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Beau Reed
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Charlie And The Chocolate Factory (2005) ((EXCLUSIVE))


Charlie and the Chocolate Factory is a 2005 musical fantasy film directed by Tim Burton and written by John August, based on the 1964 British novel of the same name by Roald Dahl. The film stars Johnny Depp as Willy Wonka and Freddie Highmore as Charlie Bucket, alongside David Kelly, Helena Bonham Carter, Noah Taylor, Missi Pyle, James Fox, Deep Roy, and Christopher Lee. The storyline follows Charlie as he wins a contest along with four other children and is led by Wonka on a tour of his chocolate factory.




Charlie and the Chocolate Factory (2005)


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One day, Wonka announces a contest in which Golden Tickets have been placed in five random Wonka Bars worldwide, and the winners will receive a full tour of the factory as well as a lifetime supply of chocolate, while one will receive an additional prize at the end of the tour. Wonka's sales subsequently skyrocket, and the first four tickets are found by the gluttonous Augustus Gloop, the spoiled Veruca Salt, the arrogant Violet Beauregarde, and the ill-tempered Mike Teavee. Charlie tries twice to find a ticket, but both bars come up empty. After overhearing that the final ticket was found in Russia, Charlie finds a banknote and purchases a third Wonka Bar. The Russian ticket is revealed to be a forgery just as Charlie discovers the real ticket inside the wrapper. He receives monetary offers for the ticket, but the cashier warns him not to trade it regardless, and Charlie runs back home. At home, Charlie initially wants to trade the ticket for money for his family's betterment, but after a pep talk from Grandpa George, he decides to keep it and brings Grandpa Joe to accompany him on the tour.


In CHARLIE AND THE CHOCOLATE FACTORY, young Charlie Bucket (Freddie Highmore) wins a chance to tour Willy Wonka's (Johnny Depp) chocolate factory, with four other children, when he purchases a chocolate bar that has a "golden ticket" inside. The group of children and guardians tour the factory, where they will see the top-secret, magical processes by which Willy Wonka makes his delicious candy. Specifically, they see the Oompa Loompas (all played by a digitally multiplied and reduced Deep Roy) make the candy and mete out judgments against misbehaving children.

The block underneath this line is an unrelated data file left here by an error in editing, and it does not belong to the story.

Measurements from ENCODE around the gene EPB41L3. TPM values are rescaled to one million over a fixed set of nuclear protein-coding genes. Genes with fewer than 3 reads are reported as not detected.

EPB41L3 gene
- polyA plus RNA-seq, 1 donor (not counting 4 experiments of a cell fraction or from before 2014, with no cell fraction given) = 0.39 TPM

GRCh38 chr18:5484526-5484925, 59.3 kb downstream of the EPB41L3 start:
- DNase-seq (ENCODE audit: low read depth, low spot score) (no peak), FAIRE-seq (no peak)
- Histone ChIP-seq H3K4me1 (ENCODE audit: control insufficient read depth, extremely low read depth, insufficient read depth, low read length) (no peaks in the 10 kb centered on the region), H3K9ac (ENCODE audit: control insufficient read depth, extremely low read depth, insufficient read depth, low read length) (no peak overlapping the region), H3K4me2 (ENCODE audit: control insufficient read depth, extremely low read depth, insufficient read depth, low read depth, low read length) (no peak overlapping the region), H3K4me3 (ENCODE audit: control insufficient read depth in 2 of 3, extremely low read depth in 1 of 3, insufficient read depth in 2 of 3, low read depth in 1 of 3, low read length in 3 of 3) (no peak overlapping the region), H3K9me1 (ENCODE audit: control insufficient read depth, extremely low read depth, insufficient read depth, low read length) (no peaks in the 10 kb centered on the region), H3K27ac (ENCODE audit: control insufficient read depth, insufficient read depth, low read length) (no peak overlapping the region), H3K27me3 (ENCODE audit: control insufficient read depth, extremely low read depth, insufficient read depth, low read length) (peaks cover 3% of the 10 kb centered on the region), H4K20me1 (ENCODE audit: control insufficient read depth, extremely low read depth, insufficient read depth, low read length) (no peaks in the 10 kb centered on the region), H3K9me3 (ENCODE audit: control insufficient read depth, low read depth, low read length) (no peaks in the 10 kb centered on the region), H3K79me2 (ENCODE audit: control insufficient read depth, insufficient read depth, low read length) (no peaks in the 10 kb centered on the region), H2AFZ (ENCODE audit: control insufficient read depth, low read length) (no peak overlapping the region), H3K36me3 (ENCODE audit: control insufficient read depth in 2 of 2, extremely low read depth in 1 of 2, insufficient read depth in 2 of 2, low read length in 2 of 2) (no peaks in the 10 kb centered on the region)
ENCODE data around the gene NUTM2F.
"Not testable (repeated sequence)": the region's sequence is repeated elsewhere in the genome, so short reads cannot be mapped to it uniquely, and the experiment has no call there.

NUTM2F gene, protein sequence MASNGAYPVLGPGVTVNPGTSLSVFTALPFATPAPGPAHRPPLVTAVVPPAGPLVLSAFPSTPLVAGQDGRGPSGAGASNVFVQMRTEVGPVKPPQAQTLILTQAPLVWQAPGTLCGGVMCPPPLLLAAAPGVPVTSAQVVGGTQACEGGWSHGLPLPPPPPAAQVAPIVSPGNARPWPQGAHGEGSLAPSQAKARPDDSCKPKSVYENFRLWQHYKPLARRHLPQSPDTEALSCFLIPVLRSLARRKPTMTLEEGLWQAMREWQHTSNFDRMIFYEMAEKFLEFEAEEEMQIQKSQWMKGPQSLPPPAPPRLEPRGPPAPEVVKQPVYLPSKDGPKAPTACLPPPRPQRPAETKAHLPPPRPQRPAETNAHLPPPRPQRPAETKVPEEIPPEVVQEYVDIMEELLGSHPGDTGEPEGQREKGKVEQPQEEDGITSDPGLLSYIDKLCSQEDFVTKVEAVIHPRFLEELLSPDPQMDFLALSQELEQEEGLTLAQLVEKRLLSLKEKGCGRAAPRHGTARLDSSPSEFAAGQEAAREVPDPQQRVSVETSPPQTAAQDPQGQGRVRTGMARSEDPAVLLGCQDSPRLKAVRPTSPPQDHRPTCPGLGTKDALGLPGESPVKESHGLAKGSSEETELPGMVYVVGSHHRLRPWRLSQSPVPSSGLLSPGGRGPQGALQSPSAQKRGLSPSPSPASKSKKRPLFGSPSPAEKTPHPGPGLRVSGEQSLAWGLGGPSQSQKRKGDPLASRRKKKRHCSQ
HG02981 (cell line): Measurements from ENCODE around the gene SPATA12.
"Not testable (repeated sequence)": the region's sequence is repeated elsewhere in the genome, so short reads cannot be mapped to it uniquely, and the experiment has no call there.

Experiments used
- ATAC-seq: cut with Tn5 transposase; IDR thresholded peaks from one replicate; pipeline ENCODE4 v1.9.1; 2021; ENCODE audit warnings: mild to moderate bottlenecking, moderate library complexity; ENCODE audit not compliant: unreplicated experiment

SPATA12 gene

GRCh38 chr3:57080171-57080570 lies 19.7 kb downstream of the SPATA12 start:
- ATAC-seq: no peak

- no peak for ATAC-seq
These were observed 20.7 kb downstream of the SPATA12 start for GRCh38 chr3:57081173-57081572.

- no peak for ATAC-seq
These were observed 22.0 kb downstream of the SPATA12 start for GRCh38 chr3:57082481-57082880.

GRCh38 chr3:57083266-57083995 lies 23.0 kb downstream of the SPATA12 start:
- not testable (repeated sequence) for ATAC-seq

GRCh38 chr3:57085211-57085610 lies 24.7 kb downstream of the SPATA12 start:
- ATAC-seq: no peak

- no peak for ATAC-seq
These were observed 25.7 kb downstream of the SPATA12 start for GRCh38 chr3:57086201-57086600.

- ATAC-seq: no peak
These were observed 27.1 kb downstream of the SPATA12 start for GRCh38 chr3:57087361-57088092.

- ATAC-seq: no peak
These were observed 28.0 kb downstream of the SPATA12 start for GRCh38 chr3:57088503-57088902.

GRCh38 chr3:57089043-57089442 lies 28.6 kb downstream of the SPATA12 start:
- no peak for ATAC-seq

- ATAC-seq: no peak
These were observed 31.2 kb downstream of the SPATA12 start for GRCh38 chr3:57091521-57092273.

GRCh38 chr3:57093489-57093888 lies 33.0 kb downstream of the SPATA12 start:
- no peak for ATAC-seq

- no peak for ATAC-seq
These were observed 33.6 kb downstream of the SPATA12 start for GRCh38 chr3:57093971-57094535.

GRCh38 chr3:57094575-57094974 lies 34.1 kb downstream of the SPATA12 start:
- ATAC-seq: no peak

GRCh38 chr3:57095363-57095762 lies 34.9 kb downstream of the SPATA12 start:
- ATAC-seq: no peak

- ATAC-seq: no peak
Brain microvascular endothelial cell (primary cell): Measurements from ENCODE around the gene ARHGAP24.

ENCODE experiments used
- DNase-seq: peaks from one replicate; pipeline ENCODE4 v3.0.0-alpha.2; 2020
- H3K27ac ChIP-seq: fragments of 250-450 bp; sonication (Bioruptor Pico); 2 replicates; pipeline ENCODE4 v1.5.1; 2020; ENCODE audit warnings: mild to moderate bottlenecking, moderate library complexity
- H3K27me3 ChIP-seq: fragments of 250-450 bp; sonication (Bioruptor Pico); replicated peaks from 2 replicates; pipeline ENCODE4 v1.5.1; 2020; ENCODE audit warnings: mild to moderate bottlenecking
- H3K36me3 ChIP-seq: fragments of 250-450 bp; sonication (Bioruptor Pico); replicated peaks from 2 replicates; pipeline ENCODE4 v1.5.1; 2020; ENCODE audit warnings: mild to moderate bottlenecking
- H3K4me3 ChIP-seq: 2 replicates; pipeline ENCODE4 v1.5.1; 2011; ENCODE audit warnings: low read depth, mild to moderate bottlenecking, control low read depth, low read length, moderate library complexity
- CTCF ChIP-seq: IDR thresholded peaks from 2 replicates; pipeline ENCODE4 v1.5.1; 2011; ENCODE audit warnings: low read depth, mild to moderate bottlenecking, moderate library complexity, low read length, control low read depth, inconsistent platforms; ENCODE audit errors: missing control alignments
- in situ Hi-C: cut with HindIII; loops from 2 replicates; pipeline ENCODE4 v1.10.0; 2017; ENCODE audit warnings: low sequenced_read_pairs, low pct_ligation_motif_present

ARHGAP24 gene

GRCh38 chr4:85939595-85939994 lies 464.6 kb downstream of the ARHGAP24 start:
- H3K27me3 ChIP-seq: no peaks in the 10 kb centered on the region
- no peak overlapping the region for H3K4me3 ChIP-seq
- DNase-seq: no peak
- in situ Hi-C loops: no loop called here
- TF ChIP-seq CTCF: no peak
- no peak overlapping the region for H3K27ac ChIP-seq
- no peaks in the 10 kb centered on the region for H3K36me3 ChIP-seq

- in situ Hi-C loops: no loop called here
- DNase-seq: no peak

Charlie and the Chocolate FactoryDirected byTim BurtonProduced byBrad GreyRichard D. ZanuckMichael SiegelScreenplay byJohn AugustMusic byDanny ElfmanCinematographyPhilippe RousselotEdited byChris LebenzonProduction companyWarner Bros. PicturesVillage Roadshow PicturesThe Zanuck CompanyPlan B EntertainmentTim Burton ProductionsRunning time114 minutesBudget$150 millionBox office$475 millionCharlie and the Chocolate Factory is a 2005 film directed by Tim Burton. It is the second film adaptation of the 1964 British book of the same name by Roald Dahl and stars Johnny Depp as Willy Wonka and Freddie Highmore as Charlie Bucket. The storyline concerns Charlie, a young boy who takes a tour he has won, led by Wonka, through the most magnificent chocolate factory in the world.


The Buckets are an impoverished family consisting of a kind and loving boy named Charlie Bucket, his parents and four bedridden grandparents. Charlie's father is employed at a toothpaste factory, responsible for putting the caps on the tubes. The family lives not far from Willy Wonka's giant chocolate factory, which reopened after industrial espionage forced him into seclusion and to make all his employees redundant. Charlie's Grandpa Joe worked for Wonka before the termination.


Wonka announces a contest whereby children that find five Golden Tickets hidden in Wonka bars will be given a tour of the factory with a lifetime supply of chocolate and one a chance to be presented with an unknown grand prize. The skyrocket in Wonka's chocolate sales led to an increase in cavities which also increased toothpaste sales, causing Mr. Bucket to be made redundant when the toothpaste factory replaces him with a machine that places the caps on the tubes.


As Charlie seems to enjoy the tour, the other four children succumb to temptation, and end up being caught in the factory workings and have to be safely recovered by the Oompa-Loompas, albeit in worse shape than at the start of the tour: Augustus falls into a river of chocolate and has been sucked up by a pipe before being rescued from the fudge processing center; Violet expands into an oversized blueberry when she tries an experimental piece of chewing gum despite Wonka's warnings; Veruca is thrown away as a "bad nut" by trained squirrels; and Mike is shrunk down after being the first person transported by Wonka's new television advertising invention. The four leave the factory revealing their deformities; a chocolate-covered Augustus, a much more flexible but still blue Violet, a garbage-covered Veruca and her father, and a taller and paper-thin Mike who was overstretched with the "taffy puller".


The movie is correctly titled. Unlike "Willy Wonka and the Chocolate Factory" (1971), which depends on Gene Wilder's twinkling air of mystery, "Charlie and the Chocolate Factory" is mostly about -- Charlie. Young Charlie Bucket (Freddie Highmore) is so plucky and likable, and comes from such an eccentric and marvelous household, that the wonders inside the chocolate factory are no more amusing than everyday life at the Bucket residence.